According to the National Safety Council, falls are one of the top causes of injuries in the U.S. at about 8.9 million each year. Of these, about 17,000 of them are slip and fall accidents, which are also known as premises liability accidents, and are a common cause of personal injury lawsuits. Since winter and the associated wet weather are coming, here are some things you should know about premises liability cases and how to avoid a slip and fall accident in the first place.
Slip and fall accidents commonly happen in the wintertime, when walkways are icy, slushy, or slippery if they are not well-maintained. If a person slips and falls on someone else’s property, the property owner or manager may be liable if he or she was negligent in reasonably maintaining the property. An important thing to remember here is that determining fault in a property liability case can be pretty complicated.
A property owner may be found negligent if he or she knew that the pathways on their property were dangerous and did nothing to take care of the problem. To be found at fault, the property owner must have known that there was a wet or slippery walkway but did nothing to make the pathway safe within a reasonable amount of time.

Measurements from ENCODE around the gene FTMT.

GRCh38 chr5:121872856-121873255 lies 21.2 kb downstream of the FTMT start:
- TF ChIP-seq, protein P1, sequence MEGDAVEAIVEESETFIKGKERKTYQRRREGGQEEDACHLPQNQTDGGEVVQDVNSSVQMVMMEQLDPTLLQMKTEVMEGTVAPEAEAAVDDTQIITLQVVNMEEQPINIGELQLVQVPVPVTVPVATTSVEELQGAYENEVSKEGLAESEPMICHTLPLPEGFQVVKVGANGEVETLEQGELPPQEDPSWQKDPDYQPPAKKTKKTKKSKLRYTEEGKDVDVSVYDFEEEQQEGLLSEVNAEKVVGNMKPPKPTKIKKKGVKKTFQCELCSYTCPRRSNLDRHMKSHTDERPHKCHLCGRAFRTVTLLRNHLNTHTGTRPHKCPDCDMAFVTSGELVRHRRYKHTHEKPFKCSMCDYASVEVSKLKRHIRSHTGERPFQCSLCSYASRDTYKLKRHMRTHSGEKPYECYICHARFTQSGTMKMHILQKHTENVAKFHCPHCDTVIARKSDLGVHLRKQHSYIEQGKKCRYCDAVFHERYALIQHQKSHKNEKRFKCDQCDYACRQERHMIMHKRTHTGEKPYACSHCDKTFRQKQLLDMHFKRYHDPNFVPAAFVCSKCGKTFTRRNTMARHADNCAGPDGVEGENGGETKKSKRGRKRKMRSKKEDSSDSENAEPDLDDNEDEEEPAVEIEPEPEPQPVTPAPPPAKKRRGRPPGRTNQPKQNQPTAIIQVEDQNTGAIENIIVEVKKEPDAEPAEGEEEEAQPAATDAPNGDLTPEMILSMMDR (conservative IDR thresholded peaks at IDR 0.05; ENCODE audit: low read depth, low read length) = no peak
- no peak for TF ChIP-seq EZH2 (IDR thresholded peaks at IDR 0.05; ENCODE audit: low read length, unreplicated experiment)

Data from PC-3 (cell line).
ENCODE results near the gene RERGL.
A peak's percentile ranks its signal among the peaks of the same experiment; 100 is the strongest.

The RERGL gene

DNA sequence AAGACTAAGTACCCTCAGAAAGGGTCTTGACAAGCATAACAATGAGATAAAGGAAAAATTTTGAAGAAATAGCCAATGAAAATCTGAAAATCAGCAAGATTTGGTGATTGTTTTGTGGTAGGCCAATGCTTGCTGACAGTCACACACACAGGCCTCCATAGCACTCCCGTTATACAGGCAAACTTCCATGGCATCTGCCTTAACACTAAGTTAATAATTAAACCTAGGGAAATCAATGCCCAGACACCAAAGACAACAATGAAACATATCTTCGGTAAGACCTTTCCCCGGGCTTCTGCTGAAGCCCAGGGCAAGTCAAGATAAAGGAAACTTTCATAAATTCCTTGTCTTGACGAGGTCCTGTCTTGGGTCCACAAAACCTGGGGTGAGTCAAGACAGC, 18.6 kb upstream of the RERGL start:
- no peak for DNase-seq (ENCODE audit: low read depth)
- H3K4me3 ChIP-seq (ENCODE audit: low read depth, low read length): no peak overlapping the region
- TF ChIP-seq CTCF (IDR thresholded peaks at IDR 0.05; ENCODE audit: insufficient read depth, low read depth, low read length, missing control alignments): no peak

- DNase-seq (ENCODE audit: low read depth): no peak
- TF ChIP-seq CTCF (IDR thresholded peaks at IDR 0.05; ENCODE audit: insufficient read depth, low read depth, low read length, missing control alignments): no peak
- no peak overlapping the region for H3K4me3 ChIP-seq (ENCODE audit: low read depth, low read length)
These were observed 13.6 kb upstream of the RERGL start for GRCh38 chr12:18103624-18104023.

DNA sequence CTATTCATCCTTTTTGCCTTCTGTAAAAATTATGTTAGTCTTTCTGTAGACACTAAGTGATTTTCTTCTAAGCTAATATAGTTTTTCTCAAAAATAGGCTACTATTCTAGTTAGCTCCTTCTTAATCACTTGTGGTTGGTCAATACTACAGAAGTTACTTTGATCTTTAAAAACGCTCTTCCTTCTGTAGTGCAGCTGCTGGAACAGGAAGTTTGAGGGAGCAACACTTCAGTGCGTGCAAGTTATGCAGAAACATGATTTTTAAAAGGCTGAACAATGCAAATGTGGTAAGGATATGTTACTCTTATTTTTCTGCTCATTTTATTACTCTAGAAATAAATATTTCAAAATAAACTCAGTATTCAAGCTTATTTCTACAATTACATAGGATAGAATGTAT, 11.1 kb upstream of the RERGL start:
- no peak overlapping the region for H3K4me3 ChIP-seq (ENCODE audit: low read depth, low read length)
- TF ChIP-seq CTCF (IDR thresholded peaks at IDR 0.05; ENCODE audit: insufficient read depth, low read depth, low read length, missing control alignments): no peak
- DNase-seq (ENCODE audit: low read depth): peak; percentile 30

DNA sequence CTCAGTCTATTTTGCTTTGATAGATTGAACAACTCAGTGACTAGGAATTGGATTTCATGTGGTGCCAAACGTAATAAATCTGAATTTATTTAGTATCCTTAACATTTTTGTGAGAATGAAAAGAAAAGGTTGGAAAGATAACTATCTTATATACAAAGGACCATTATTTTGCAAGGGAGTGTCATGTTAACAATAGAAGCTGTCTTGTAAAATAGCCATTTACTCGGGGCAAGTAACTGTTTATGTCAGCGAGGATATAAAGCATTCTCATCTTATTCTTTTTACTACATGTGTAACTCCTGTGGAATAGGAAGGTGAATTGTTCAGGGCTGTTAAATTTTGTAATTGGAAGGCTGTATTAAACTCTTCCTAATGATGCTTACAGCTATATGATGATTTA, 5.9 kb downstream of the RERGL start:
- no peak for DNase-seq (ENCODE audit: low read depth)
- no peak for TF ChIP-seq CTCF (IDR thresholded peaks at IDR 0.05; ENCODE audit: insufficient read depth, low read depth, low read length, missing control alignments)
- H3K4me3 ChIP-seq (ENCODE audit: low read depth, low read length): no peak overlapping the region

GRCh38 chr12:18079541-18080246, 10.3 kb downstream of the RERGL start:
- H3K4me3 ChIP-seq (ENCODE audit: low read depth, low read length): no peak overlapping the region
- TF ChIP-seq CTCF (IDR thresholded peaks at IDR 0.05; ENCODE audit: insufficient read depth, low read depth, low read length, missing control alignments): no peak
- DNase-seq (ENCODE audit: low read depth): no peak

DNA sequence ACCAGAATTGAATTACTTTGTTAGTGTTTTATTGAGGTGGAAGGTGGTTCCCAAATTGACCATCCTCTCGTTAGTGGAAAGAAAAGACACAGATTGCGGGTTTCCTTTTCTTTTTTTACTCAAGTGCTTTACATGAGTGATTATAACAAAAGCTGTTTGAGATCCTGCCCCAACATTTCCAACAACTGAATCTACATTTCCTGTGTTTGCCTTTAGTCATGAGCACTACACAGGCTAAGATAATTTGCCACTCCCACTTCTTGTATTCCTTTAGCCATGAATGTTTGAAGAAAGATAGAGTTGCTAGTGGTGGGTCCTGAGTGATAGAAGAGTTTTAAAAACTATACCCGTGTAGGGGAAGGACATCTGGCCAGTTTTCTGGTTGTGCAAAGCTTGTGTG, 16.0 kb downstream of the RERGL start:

Of course, one aspect of property liability is the responsibility of the person who is walking. If a person is careless in the path they choose to take or the manner in which they choose to take it, the property owner may not be found at fault after all.
How to Walk in Wet Weather
- Wear shoes with good traction or even spikes if necessary.
- Use cleared off walkways rather than those that aren’t.
- Do not walk with your hands in your pockets, since you might need them to catch yourself if you do fall.
- Walk slowly and carefully over wet or dark patches of a walkway and assume that they are slippery.
- Walk like a penguin — lean forward slightly to keep your center of gravity over your feet.
If You Do Slip and Fall…
The first thing you should do is seek medical attention to assess and treat any injuries. If you have intentions of filing a personal injury claim, you should then document as much about the scene as you can like the time of day the incident happened, take pictures of the path, if there was sufficient lighting in the area of the slip and fall, and where the path is with respect to where the business is.
In 2013, medical expenses, lost wages, property damage, and employer costs comprised about $267 billion, which makes personal injury a fairly costly experience. If you think you are due compensation after a slip and fall accident you should contact a personal injury lawyer to help you fight your case. Most of personal injury cases — 95% to 96% — are settled out of court, but if your case gets there you will need experienced representation.